After repeated postponements, Thailand will hold general elections on March 24—the first vote since high-ranking military officers effected a coup d’état in 2014 and installed themselves as the National Council for Peace and Order.
The elections are hardly a gamble for the junta. A new constitution, drafted under the generals’ supervision, provides the structural means for the military to maintain political dominance while tolerating superficially democratic processes. To control the government, a party must secure a majority of seats in the two houses of parliament combined. In the lower chamber, the House of Representatives, a total of 350 constituency seats and 150 party-list seats will be filled through direct elections. But in the Senate, the junta will appoint all 250 members for the first five-year term, and six seats will be held by senior military officials. With the Senate’s support guaranteed, pro-junta parties such as Palang Pracharath will need to capture only a third of the lower house to select the prime minister. This bodes well for coup leader Prayuth Chan-ocha, the incumbent prime minister and leading candidate of Palang Pracharath.
Despite the tailor-made constitutional structure and weakened electoral laws, the junta is moving aggressively to squelch support for the opposition. For example, the politicized Constitutional Court recently dissolved Thai Raksa Chart, an opposition party affiliated with ousted former prime minister Thaksin Shinawatra, after Ubolratana Rajakanya, the maverick sister of Thailand’s king, attempted to run as the party’s candidate for prime minister.
But the most telling sign of the junta’s determination to silence dissenting voices ahead of the elections is its onerous regime of restrictions on social media, as outlined in Freedom House’s Internet Freedom Election Monitor.
Censoring Online Content
In January, the Election Commission of Thailand released strict guidelines that limit parties’ use of social media. Parties must register social media pages with the commission or be subjected to fines and prison terms. The rules also include penalties for sharing or “liking” defamatory content or spreading “false information.” If found in violation, parties can be dissolved and candidates can be jailed or disqualified from politics. The rules have already caused candidates to self-censor; some have even opted to delete their accounts entirely. Others have hired legal teams to ensure that their posts are compliant, reallocating resources that could be used to bring citizens into the political process.
The Thai authorities also commonly use removal requests to censor political content, and this has continued into the election period. The Election Commission set up a “war room” with a half-dozen monitors reviewing and flagging content deemed to be in violation of the guidelines. Requests have then been sent to platforms to remove posts that “spread lies, slander candidates, or use rude language.”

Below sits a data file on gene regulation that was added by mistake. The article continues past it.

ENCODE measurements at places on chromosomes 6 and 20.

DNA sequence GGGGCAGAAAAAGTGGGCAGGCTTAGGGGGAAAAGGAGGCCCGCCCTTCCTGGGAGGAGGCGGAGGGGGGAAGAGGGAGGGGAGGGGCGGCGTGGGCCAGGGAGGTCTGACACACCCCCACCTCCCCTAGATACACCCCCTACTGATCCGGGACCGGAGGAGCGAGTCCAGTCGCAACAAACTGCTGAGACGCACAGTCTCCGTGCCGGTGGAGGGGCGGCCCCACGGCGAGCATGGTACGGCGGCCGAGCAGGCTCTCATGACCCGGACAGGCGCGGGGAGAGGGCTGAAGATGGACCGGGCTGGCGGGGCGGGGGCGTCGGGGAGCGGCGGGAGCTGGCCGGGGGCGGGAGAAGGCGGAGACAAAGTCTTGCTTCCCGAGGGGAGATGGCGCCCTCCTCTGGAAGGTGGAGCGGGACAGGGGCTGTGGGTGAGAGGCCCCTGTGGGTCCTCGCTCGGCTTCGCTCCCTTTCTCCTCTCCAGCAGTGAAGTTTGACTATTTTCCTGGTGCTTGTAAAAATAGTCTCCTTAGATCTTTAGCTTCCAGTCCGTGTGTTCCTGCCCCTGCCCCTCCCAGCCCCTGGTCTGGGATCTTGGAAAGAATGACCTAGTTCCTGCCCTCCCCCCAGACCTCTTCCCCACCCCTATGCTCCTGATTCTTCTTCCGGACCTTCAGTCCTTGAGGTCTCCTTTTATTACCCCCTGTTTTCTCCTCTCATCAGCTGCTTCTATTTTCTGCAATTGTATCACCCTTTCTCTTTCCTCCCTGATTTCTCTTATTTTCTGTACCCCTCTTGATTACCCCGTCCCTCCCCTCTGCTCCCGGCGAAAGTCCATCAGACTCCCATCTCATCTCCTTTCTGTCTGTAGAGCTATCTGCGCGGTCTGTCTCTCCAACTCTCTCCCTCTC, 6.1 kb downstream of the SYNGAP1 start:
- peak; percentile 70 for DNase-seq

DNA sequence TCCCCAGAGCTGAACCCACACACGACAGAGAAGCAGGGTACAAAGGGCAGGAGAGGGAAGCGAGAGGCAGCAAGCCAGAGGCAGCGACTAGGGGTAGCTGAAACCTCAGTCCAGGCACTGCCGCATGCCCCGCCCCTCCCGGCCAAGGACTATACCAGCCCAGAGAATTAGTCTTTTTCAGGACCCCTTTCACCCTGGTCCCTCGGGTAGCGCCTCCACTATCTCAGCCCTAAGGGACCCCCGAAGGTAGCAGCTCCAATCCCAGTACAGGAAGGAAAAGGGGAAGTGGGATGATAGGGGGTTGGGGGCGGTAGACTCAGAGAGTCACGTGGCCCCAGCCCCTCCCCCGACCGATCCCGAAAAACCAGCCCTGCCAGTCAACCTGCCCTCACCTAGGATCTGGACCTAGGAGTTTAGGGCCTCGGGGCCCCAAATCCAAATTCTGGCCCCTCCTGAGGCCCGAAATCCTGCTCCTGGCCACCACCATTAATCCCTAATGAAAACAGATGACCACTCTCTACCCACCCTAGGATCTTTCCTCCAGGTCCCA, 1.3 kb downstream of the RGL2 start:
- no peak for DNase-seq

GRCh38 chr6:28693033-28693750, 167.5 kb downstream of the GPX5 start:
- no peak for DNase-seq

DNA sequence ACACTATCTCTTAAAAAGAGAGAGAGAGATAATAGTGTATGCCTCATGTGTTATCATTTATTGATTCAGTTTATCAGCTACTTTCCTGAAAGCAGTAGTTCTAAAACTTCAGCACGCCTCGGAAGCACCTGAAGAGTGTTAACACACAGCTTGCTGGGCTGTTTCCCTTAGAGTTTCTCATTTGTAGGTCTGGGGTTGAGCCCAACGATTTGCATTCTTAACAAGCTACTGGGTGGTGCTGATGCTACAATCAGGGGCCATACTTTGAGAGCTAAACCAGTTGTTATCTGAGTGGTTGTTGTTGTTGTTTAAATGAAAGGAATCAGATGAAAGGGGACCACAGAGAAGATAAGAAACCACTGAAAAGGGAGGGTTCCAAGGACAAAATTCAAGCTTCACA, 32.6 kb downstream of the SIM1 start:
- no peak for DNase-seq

Arrests and Prosecutions for Online Activity
The junta has an arsenal of repressive laws with which to target opposition leaders, activists, and journalists, most notably the Computer-Related Crime Act (CCA). Despite recent amendments, the CCA includes a number of broad and vague provisions that allow for politically motivated prosecutions. For example, it prohibits the dissemination of “false” and “distorted” information, and criminalizes content that the government deems to harm national security. Internet users are also routinely charged for lèse majesté, or insulting the monarchy.
At least five people have reportedly been charged under the CCA with sharing false information, endangering national security, and defaming officials in connection with the elections. Thanathorn Juangroongruangkit, the popular leader of the newly established opposition Future Forward Party, is facing charges under the CCA for “uploading false information” after he criticized the junta’s efforts to maintain power on Facebook in June 2018. In March, a junta official filed a complaint with police accusing Pongsakorn Rodchompoo, deputy leader of the Future Forward Party, of violating the CCA. Pongsakorn had shared an article on Facebook about a member of the military supposedly buying $377 coffee cups, though he quickly deleted the post when he discovered that it was false. Individuals charged under the CCA face up to five years in prison if convicted.
Keeping Voters in the Dark
Freedom House has long designated Thailand’s online environment as Not Free, and conditions seem at risk of further deterioration. In a country where a reported 74 percent of the population uses social media, platforms such as Facebook, Line, Twitter, and Instagram are fundamental to many people’s everyday lives. The junta’s targeting of social media suggests that it understands the unique role digital tools can play in opposition forces’ efforts to disseminate information and reach out to voters. The Future Forward Party has gained traction in part by using Line to build a following at the village level. It is also worth noting that the Election Commission’s guidelines are likely to have a disproportionate impact on younger voters, who use social media more regularly and may be more inclined to support progressive parties.
The military-dominated government’s controls on social media ensure that even within the narrow space for political competition allowed by the new constitution and related electoral laws, Thai voters will not have access to the open debate and discussion necessary to make an informed choice. The elections were never going to be free or fair enough to permit a democratic change in leadership, but they might have served as a roughly accurate barometer of public views. With the information environment so tightly circumscribed, even that gauge will be severely distorted.